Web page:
The Domestic Orgasm

When you watch almost anything on TV, the slew of advertisements is a constant, unceasing stream; one that annoys you, makes you comment on how a voiceover about a lipstick isn’t actually going to help you sell a lipstick, and makes you think about how much you want to watch the show itself.

The standard template for advertisements for domestic products has stayed the same. Ever since war-ravaged society decided to sell canned foods like they were the bee’s knees, advertisements for domestic products have emphasized the way the product works, how it affects the family, and how oh-so helpful it ultimately is. Where colognes and clothes employ models to look like they want to sleep with you from the word go, domestic products sell you sex in a different way – as the nice, post marital, two-kids-and-a-white-picket-fence kind of sex.

There are strict domains for each gender, each age, and each thought that is related to domesticity. The women are involved in the sale of food products, in kitchenware, in cleaning clothes and basically in the Nirmas of the world. The men take decisions where electronics, travel and furniture are concerned.

The five-armed mother who can cook almost every South Indian dish for one breakfast is meant to make you want her to be your mother, and in the right age bracket – your wife. The idea of the modern mother is sold simplistically – she is the one who knows exactly how to clean the son’s dirty shirt with a “ma ke haath” type of wash in the washing machine, even when she goes to her office. She obviously has five arms, how else is she supposed to cook, clean, work, and rub off the spot of dirt from the kid’s uniform? Every time she chooses a particular cleaning detergent, she will smile and you will just know that this is the right detergent, the right moment, the right household, the right fakeness, the right everything.

The #feminist wife is the one who is the husband’s boss in office, gives him a deadline that forces him to stay at work late, and then comes home and cooks a magnificent meal of spaghetti and other generic delicious things for him. With her professionally cut short hair, pretty sarees and lack of sindoor, she fits right into the modern market. A woman who is the husband’s boss is obviously not going to be allowed the right to be represented with children. The male domain of ambition has to remain separate from the female one, if the kids are to be given a healthy upbringing.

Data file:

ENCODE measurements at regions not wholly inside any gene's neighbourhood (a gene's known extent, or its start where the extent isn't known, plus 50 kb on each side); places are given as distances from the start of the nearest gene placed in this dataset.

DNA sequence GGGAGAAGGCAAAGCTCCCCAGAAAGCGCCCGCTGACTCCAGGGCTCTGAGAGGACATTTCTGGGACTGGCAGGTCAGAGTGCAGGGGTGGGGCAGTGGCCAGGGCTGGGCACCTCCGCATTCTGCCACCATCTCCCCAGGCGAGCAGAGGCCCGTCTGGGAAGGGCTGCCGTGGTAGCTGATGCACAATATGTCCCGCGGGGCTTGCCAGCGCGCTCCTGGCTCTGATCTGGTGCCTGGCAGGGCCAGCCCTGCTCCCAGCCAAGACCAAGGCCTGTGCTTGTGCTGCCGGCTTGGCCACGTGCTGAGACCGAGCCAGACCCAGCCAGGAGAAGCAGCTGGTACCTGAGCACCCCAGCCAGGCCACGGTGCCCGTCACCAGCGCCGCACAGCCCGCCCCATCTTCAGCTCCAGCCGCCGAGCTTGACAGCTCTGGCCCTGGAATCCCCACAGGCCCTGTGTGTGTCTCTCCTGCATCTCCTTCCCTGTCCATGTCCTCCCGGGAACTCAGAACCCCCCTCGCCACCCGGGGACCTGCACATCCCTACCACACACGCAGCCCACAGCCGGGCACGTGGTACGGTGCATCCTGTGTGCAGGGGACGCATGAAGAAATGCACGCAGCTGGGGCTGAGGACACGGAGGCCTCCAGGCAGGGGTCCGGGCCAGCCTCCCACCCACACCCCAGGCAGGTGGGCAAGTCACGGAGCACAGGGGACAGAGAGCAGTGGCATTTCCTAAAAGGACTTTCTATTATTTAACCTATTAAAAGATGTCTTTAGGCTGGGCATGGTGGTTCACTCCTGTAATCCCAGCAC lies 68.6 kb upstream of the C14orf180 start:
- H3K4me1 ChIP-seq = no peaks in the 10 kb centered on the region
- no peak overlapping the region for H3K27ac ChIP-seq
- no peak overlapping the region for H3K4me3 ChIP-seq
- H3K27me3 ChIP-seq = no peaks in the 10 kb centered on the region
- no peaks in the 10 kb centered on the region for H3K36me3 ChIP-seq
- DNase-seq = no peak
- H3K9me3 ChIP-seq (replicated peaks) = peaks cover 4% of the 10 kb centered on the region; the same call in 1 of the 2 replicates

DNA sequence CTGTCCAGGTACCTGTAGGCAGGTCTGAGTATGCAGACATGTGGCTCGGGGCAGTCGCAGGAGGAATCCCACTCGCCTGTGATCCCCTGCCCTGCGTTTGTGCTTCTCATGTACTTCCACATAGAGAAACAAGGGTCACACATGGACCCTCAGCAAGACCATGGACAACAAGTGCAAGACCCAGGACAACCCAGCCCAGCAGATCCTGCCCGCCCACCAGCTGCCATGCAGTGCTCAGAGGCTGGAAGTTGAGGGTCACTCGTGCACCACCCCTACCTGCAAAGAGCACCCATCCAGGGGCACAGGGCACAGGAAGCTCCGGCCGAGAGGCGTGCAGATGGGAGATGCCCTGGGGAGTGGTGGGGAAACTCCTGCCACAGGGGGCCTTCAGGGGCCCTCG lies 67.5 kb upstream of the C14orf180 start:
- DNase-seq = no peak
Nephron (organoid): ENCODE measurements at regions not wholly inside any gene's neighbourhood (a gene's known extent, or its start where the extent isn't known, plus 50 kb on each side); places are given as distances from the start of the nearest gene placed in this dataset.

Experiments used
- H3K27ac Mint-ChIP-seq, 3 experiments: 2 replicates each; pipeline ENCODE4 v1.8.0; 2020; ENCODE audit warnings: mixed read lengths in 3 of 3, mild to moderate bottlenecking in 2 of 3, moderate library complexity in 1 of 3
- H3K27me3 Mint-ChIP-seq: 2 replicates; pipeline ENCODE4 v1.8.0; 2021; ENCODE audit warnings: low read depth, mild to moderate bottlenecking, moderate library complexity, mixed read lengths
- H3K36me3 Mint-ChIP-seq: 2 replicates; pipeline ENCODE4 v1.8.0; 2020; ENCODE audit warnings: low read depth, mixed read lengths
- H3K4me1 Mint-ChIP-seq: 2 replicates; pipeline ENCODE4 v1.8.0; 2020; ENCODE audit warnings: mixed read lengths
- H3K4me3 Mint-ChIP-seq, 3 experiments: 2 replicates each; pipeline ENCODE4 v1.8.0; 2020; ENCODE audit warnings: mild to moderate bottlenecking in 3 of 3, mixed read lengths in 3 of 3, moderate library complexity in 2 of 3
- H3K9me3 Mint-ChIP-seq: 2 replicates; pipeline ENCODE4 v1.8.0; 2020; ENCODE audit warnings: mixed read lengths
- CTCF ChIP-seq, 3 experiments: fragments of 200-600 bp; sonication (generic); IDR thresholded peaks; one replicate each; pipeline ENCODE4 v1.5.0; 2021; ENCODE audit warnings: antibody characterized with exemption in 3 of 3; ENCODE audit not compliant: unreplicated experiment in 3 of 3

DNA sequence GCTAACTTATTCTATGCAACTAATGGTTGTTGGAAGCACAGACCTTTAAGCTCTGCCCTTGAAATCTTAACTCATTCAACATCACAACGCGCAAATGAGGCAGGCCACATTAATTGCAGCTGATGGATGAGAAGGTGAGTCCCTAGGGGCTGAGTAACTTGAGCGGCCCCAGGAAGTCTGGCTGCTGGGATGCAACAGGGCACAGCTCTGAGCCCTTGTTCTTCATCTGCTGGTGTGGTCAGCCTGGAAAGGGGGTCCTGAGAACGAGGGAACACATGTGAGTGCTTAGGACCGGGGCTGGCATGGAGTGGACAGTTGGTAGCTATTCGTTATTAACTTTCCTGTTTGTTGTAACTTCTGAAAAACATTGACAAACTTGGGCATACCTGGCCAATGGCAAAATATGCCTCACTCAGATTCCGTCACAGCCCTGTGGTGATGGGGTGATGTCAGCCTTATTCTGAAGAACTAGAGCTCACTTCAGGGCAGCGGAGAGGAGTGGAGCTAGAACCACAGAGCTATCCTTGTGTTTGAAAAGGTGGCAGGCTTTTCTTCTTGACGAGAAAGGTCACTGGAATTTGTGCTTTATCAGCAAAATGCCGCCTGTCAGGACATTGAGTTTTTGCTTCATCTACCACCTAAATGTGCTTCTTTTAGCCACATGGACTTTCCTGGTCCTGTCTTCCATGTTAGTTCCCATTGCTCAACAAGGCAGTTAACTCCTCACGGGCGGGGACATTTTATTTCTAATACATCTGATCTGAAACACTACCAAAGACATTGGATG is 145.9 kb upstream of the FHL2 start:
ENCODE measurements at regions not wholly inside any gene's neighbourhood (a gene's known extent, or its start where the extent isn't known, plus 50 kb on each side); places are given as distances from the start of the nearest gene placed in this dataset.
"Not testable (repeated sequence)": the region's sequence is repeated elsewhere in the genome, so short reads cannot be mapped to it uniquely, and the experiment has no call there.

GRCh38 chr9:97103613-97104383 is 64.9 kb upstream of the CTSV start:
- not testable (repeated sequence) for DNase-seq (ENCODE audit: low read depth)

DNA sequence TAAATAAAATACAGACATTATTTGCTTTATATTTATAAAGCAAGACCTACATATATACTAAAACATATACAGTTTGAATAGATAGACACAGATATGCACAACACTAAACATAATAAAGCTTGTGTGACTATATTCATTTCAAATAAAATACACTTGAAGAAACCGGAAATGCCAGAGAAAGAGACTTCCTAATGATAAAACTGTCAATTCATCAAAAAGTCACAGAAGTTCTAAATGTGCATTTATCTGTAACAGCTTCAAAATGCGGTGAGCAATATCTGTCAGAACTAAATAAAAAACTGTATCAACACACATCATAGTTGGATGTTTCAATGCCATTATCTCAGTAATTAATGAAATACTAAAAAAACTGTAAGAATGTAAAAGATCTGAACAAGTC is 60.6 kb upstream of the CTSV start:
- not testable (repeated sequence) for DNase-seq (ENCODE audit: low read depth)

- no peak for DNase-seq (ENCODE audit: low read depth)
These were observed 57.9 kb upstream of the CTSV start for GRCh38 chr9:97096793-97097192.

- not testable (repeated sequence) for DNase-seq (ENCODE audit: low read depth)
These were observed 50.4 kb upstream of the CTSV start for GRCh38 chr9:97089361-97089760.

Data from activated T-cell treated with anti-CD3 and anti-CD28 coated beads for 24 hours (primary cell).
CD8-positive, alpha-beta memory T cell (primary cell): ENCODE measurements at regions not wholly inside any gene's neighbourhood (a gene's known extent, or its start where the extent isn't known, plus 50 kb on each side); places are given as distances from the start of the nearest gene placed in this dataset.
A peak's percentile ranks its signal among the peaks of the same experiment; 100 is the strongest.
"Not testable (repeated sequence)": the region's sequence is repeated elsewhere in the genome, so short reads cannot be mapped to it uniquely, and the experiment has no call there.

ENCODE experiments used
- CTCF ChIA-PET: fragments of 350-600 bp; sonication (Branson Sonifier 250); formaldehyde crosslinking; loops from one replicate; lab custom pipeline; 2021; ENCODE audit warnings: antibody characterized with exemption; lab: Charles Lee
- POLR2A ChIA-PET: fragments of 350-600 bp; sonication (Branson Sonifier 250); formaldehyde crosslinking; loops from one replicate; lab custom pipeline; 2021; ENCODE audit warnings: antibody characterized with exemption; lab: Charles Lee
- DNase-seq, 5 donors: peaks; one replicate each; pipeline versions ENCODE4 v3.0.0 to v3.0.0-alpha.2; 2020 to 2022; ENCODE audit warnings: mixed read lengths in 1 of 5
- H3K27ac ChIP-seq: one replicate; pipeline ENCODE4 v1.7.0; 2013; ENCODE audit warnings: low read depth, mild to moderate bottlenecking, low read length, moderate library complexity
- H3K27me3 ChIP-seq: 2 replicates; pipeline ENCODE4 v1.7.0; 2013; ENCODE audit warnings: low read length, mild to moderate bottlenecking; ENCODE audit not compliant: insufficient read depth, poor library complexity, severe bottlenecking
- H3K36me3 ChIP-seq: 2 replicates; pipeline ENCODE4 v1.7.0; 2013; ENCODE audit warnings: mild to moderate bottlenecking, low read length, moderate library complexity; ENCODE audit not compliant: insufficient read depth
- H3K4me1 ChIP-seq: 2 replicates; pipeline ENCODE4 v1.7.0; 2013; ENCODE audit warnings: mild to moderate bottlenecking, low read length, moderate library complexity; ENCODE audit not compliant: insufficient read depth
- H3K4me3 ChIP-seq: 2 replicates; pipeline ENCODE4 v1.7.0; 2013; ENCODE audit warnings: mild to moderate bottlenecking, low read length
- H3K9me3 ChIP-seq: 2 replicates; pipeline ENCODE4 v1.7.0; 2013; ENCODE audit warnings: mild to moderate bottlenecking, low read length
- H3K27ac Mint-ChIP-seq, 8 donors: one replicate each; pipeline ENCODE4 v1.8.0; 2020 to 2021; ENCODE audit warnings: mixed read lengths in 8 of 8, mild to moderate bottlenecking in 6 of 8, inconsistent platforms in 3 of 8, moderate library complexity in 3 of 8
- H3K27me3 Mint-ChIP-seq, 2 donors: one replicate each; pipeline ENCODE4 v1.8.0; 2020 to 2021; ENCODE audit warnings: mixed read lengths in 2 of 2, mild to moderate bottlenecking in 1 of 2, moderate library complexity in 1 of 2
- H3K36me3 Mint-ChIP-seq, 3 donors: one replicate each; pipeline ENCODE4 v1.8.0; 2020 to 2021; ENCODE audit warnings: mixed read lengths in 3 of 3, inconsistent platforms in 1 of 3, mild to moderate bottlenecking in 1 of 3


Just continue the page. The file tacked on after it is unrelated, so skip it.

Then there’s your father. The hyper-masculine figure wearing polo shirts and disarming smiles, who always knows about the perfect policy decision, market investment and energy-saving LED bulb (irrespective of mutual funds investment being subject to market risk, of course.).When he smiles at you, you know the house is going to function perfectly. The inverter won’t be using too much power, the fridge will have five stars, capitalism will bless your kids with the best tiffin boxes, and everyone will have good grades because the printer will be able to print high quality pictures for the children’s projects.

The model sanskari kid of every family is always the one who grows taller, stronger and sharper, top his class, and have popularity on his side as well. Young Chintu can’t be compared with Sharmaji’s son, he can beat Sharmaji’s son twice over. He’s the popular Complan boy with an organised study system and the ability to make his projects with the help of his mother.

On the other hand, the girl in pink dresses is the very symbol of innocence and adorableness. The perfect Indian family of nice, North Indian values ultimately features a girl who is studious, cares about her parents and is never seen playing with something like Hot-Wheels cars. She’s a perfect little angel, occasionally financially minded in the way she saves up change in her gulak (Read made in China piggy bank.) We trust poor quality products with finances very easily, you see. No wonder India’s economy is doing so well.

The whole point of an advertisement is to sell you something that is supposed to make you happy. You’re supposed to want that domestic life, need that professional touch to your home along with perfected emotional moments that make joy bubble out of Fantas and Cokes. You’re supposed to want to protect this image of your family, or this dream of your family – own a car, a home, a kitchen which functions very well etc. This is perfection on a plate – and you’re supposed to want it.

There is very little space left for those who don’t want to fit into this mould. For instance unmarried people are never shown, and women who pursue careers which involve travel are always shown in their twenties, before they “settle down.” The suburban perfection, after all, is what we are supposed to aspire for.

Cheers,

T in a Cup


tanviedit

A Cup of T
‘T’ as in me, ‘Cup’ as in tea, ‘Of’ as in preposition and ‘A’ as in article. Bringing you thoughtful rants on TV, books, society and various other things induced by too many cups of ice tea.

Written by Tanvi
Updates every fortnight


Column icon by Sanna Jain
Featured Image by Kanishka

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